Helena’s summer reading - the 2012 edition


With midsummer lurking just around the corner, it is high time to start talking about summer reading. In fact, I strongly suspect it may be time to start reading those piles and piles of books that keep calling my name, going"hey, Helena, let’s hang out this summer! Pick me, pick me!". Here are my top contenders.


2012 – aka the Summer of Hand

Yes, the rumours are true: the fabulous Elizabeth Hand will be appearing at Uppsala English Bookshop during this year’s Culture Night – and I, ever the humble fan girl, will have the tremendous honour of interviewing her! In preparation of this event, I will be reading lots and lots of Elizabeth Hand this summer, including her newest effort Radiant Days and some of her back catalogue that I have yet to read. Regardless of what other books and authors will make the final cut of my summer reading list, I think it’s safe to say that the summer of 2012 will be all about Elizabeth Hand.

Radiant Days - Elisabeth Hand Fevre Dream - George R.R. Martin The Next Best Thing - Jennifer Weiner

Vampires on steamboats – yes, please!

While the rest of the world is either watching the HBO adaption of George R.R. Martin’s Songs of Fire and Ice saga (beginning with A Game of Thrones), reading the books or both, I remain, at this point in time, a George R.R. Martin virgin. Not for long, though: when I learned that one of Martin’s previous books is a vampire novel set in a steamboat in the 1800s, I immediately picked up a copy of Fevre Dream. (1800s, steamboat, vampires: knee jerk reaction.) I must confess that I am somewhat of a Scully (aka skeptic) when it comes to epic fantasy, but ever since my tender Huckleberry Finn years, I have been a sucker for literary depictions of steamboats. My vampire hang-up has been alive and kicking for almost as long. A must-read, for sure.

Books that go really, really well with beaches, sunny front porches and glasses of chilled rosé

Some chick lit is more or less mandatory on any summer reading list, yes? My picks for this year include Jennifer Weiner, whose smart, funny, sharp, and deeply relatable novels have continued to keep me entertained and gasping for more for more than ten years now. She also, conveniently enough, has a new book out in July called The Next Best Thing. (No relation to the godawful Madonna flick, I hope.) I will also be keeping Sophie Kinsella’s Twenties Girl and Jane Green’s Girl Friday in mind for those long, lazy evening spent on (hopefully) sunny porches, glass of chilled rosé in hand.

Flicker - Theodore Roszak Twenties Girl  - Sophie Kinsella Girl Friday .  Jane Green

I know too little about this book to come up with a witty title (and that’s how I like it until I’ve read it!)

Theodore Roszak’s novel Flicker was initially published in 1991 and has since then received somewhat of a cult following. Now that it is in print again, I can’t wait to read it. I know next to nothing about it other than the fact that it deals with cinema and all things shadowy, weird, and unexpected. Oh, and that it’s supposed to be great. Reliable sources (hi, Jan!) tell me that it’s just the right way to approach Flicker.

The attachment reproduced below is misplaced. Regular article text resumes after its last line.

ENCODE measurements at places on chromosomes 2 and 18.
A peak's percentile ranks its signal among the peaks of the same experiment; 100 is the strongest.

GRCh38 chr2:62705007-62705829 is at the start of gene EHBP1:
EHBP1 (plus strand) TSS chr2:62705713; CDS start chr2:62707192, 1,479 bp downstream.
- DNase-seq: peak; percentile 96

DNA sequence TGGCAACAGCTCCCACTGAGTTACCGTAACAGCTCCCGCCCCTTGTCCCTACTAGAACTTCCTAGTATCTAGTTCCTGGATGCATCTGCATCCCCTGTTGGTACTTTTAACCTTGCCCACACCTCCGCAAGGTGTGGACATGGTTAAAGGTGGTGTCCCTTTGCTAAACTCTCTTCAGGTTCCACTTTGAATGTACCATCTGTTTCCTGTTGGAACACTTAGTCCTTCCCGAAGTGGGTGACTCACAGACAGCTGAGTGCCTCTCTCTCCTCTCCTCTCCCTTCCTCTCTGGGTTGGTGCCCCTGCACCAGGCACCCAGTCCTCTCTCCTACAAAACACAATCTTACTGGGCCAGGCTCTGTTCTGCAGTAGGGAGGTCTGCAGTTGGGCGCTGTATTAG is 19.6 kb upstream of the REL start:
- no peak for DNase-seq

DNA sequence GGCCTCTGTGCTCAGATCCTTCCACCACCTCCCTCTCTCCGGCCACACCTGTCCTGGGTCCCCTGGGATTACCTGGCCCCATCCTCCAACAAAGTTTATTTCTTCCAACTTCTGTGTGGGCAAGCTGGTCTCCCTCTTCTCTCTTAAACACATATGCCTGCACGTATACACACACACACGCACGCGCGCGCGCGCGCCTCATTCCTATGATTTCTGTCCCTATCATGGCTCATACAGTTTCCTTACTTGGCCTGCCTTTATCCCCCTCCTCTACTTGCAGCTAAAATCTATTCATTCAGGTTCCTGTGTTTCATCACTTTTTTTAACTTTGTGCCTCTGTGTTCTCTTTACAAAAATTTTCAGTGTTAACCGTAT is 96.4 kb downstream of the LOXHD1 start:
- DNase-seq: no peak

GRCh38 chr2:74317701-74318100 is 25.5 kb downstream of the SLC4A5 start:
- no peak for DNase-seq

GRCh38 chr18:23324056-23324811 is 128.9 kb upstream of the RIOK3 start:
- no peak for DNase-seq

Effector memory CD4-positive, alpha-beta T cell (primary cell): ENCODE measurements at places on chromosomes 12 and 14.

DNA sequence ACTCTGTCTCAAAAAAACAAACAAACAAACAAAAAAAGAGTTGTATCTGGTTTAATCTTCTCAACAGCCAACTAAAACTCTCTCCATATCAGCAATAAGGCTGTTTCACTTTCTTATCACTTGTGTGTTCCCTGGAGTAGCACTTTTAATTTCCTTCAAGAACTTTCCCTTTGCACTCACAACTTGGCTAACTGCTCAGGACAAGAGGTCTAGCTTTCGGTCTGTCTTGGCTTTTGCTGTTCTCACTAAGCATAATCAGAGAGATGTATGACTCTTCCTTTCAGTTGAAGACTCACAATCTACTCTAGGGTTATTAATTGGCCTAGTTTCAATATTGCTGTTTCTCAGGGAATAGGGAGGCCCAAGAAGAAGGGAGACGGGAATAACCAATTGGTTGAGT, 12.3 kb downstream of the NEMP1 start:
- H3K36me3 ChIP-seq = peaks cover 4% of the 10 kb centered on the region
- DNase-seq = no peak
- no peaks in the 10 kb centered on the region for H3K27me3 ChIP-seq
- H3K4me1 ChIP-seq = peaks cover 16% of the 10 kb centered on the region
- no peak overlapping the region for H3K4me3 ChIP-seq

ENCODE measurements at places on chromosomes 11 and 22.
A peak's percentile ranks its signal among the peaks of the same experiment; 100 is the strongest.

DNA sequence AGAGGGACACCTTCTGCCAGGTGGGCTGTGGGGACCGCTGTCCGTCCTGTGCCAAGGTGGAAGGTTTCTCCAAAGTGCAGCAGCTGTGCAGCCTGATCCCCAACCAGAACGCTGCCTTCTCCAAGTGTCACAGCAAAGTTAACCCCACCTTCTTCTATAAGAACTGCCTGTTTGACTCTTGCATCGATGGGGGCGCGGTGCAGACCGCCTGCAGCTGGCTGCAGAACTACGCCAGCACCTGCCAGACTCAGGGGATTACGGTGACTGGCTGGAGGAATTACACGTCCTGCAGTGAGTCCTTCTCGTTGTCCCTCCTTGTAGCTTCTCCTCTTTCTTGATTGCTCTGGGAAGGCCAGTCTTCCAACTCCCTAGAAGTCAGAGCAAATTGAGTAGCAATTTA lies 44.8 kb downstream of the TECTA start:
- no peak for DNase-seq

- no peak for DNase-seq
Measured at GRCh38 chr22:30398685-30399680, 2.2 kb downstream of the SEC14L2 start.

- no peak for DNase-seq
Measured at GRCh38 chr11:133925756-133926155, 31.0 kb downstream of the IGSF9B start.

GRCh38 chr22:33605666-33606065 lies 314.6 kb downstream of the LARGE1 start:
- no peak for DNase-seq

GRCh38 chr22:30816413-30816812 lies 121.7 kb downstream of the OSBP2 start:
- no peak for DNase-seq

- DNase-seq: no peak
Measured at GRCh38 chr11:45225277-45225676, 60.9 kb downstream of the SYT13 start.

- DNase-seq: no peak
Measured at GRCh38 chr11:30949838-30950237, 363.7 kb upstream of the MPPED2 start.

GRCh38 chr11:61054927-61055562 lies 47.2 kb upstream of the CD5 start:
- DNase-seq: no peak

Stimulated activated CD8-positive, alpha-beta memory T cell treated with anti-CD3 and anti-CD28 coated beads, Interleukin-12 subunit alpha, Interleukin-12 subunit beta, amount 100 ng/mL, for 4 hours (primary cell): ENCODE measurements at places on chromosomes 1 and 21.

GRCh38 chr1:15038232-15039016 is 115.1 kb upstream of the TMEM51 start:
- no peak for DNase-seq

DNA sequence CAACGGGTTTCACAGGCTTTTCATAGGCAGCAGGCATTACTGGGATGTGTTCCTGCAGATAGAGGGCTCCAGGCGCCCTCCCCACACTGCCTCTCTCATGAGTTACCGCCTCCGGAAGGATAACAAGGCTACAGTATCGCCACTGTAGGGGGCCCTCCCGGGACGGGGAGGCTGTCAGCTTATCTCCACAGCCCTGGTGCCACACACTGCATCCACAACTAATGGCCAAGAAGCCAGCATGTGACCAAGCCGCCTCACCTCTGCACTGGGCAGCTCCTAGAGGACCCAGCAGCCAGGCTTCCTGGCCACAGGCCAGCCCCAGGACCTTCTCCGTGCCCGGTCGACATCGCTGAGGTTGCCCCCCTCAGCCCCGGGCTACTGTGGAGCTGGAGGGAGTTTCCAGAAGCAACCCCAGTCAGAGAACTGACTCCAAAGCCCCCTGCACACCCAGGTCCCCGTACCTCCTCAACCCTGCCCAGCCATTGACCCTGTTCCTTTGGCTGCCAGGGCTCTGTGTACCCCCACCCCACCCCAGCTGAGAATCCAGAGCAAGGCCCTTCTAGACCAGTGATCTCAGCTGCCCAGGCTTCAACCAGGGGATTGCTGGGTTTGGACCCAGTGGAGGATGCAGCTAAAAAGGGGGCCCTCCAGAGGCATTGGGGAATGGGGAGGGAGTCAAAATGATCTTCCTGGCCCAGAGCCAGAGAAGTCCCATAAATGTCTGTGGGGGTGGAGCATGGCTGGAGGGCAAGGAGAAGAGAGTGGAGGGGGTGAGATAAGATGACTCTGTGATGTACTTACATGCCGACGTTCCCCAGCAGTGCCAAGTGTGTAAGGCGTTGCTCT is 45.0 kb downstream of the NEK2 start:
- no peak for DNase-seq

Hello, Lisa Unger, my new(ish) friend

I thoroughly enjoyed Fragile, Lisa Unger’s first exploration of The Hollows, a small, seemingly idyllic town in upstate New York where nothing is as it seems. Therefore, I was pleased to learn that the second book in the Hollows series, Darkness, My Old Friend, is out in paperback now. Unger is definitely a thriller writer to look out for, especially if you like suburban thrillers with vividly dysfunctional characters and plenty of unexpected plot developments (and who doesn’t?).

Darkness, My Old Friend (Hollows #2) - Lisa Unger Broken Harbour -  Tana French Tess Gerritsen -  Last to Die

OMG, it’s a new Tana French novel!

Ever since having read Into the Woods, deeming it one of the most well-written, stylish, and gripping thrillers in recent history, and then finding out that the sequels The Likeness and Faithful Places are even better, I have been an avid fan of Irish crime novelist Tana French. I particularly love how her novels, while dealing with the same circle of people in various ways connected with the Dublin Murder Squad, take on new main characters in each book. The characters have always been there in previous books, sometimes in the periphery, sometimes in the very centre of things, but the protagonist and thus the key focus is always a different one. In French’s fourth book about the Dublin Murder Squad, the spotlight is on Scorcher Kennedy. Can’t wait to see what French has come up with this time! 

OMG, it’s a new Tess Gerritsen novel!

While "stylish" may not be the first word I’d pick to describe Tess Gerritsen's thrillers, I have a few other, equally alluring, in store. Compulsive. Fast-paced. Gory. Morbid. Increasingly trippy (and I mean this in the best possible way). Yes, I have a massive soft spot for Detective Jane Rizzoli and Dr Maura Isles, and throwing myself at the latest Rizzoli/Isles mystery has become something of a summertime tradition. This year’s Gerritsen fix, which marks the 10th anniversary of the Rizzoli/Isles mysteries, is called The Last to Die and is due out in August.

A Game of Thrones - George R.R. Martin Lisa Unger - Fragile (Hollows #1) Lisa Unger - Fragile (Hollows #1) 12 Monkeys  - Elisabeth Hand